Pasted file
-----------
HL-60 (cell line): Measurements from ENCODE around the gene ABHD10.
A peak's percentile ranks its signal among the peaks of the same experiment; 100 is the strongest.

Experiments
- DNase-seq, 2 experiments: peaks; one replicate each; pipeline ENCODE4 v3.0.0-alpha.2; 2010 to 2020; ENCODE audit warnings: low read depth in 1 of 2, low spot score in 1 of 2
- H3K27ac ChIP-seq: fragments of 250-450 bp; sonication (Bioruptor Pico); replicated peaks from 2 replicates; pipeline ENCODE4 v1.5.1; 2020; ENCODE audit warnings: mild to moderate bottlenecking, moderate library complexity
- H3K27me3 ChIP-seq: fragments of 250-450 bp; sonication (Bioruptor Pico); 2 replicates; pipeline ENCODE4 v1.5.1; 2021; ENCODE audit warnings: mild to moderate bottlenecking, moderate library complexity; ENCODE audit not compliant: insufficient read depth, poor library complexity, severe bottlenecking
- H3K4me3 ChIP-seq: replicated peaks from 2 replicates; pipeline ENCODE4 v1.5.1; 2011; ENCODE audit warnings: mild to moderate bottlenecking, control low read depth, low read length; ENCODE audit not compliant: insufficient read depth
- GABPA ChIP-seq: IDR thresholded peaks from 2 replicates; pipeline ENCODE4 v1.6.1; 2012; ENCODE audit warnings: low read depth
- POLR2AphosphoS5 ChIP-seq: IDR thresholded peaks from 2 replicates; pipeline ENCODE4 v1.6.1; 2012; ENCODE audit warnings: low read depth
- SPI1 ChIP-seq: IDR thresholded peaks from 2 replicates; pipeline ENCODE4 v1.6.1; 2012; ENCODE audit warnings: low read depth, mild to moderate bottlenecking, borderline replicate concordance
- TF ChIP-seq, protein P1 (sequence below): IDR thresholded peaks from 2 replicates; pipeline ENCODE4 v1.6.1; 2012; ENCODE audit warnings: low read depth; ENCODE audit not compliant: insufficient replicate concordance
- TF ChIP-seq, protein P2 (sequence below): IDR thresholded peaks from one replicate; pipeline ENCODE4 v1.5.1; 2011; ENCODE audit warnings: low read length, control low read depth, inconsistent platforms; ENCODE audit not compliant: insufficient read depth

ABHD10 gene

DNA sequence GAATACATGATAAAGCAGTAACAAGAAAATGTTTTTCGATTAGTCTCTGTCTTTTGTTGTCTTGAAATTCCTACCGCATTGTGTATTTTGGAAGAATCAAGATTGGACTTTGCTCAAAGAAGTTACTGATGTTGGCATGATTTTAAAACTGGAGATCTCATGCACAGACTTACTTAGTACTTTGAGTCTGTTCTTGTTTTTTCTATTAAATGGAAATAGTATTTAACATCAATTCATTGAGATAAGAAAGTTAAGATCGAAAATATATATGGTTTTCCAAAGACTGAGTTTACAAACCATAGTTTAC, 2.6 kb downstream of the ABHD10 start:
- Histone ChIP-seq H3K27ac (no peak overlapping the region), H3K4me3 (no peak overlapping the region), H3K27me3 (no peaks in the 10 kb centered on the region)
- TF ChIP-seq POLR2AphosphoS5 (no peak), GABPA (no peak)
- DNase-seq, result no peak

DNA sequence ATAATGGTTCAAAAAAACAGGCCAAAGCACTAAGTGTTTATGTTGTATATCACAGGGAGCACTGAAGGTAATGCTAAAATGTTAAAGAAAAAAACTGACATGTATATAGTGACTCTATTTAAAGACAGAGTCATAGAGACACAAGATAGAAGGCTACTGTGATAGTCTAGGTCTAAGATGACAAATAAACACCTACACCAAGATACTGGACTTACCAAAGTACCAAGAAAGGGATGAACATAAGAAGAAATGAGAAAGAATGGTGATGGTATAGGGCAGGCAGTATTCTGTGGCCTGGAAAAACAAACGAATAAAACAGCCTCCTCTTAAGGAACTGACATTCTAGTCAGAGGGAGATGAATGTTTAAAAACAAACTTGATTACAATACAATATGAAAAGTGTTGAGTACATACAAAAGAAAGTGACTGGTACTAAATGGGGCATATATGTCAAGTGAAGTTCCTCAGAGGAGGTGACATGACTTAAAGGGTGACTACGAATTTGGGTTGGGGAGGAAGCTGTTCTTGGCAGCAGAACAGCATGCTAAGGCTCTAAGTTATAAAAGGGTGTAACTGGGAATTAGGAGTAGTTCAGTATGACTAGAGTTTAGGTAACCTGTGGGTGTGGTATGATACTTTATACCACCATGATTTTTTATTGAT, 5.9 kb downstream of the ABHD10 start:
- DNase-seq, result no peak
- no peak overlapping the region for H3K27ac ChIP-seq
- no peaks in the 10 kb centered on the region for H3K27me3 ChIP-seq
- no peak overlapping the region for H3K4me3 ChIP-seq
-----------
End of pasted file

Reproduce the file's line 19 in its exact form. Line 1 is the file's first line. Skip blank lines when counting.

- DNase-seq, result no peak